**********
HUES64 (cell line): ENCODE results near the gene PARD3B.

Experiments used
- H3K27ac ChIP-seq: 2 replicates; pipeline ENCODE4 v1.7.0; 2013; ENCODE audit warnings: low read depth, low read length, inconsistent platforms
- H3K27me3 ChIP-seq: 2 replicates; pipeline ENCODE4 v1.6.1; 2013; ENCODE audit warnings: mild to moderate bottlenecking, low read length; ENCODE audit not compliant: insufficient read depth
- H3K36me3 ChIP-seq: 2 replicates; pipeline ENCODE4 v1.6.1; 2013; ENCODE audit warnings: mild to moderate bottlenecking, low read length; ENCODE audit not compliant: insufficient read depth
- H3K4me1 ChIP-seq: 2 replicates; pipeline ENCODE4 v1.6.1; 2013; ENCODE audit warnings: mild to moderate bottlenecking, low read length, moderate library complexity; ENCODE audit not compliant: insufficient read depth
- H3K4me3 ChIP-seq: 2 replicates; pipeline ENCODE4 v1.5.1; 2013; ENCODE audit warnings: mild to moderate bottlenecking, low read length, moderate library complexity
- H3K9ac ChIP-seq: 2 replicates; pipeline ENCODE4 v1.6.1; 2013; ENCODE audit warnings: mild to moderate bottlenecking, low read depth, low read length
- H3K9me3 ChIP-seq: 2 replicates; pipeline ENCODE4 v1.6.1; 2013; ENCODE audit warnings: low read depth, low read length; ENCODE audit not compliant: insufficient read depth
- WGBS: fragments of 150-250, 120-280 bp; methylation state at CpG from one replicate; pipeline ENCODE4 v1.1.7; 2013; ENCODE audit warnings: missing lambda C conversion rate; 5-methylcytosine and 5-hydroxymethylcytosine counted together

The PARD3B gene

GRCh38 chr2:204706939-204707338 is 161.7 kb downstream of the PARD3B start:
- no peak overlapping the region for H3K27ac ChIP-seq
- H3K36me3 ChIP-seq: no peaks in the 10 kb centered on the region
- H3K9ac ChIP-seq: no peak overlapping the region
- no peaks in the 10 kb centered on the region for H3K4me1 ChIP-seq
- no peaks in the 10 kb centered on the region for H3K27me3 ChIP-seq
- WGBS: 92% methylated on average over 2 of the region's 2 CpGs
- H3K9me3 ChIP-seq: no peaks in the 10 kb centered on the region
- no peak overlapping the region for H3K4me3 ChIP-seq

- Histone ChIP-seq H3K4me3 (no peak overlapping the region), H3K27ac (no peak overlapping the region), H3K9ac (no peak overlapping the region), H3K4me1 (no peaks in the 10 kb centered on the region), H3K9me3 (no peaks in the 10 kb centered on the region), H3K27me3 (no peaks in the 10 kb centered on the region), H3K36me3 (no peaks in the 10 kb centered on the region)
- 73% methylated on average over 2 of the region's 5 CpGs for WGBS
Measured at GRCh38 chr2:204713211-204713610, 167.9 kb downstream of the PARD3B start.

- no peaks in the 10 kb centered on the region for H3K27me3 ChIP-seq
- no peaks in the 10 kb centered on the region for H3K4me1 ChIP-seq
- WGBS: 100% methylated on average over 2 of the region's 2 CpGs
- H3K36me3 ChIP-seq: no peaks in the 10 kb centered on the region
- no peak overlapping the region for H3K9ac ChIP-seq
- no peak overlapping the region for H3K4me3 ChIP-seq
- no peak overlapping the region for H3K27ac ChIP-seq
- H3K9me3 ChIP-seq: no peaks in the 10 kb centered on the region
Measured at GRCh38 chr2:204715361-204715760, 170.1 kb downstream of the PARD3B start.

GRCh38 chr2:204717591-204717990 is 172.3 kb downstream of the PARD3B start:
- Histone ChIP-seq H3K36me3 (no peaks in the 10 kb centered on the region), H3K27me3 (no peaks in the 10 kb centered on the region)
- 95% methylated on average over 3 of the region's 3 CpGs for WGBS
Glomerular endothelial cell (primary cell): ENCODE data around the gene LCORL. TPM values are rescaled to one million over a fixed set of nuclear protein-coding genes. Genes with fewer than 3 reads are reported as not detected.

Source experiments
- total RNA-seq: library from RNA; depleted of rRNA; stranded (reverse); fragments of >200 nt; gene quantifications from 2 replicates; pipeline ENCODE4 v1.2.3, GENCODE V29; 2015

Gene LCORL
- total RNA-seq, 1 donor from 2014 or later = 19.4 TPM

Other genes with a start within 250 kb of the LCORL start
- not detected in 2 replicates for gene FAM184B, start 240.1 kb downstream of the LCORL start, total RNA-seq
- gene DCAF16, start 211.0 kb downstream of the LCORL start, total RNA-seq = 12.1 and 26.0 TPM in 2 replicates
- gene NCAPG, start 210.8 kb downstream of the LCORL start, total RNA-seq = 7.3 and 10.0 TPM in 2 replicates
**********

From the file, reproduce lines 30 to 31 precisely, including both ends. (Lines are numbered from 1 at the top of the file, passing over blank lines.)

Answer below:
- no peak overlapping the region for H3K27ac ChIP-seq
- H3K9me3 ChIP-seq: no peaks in the 10 kb centered on the region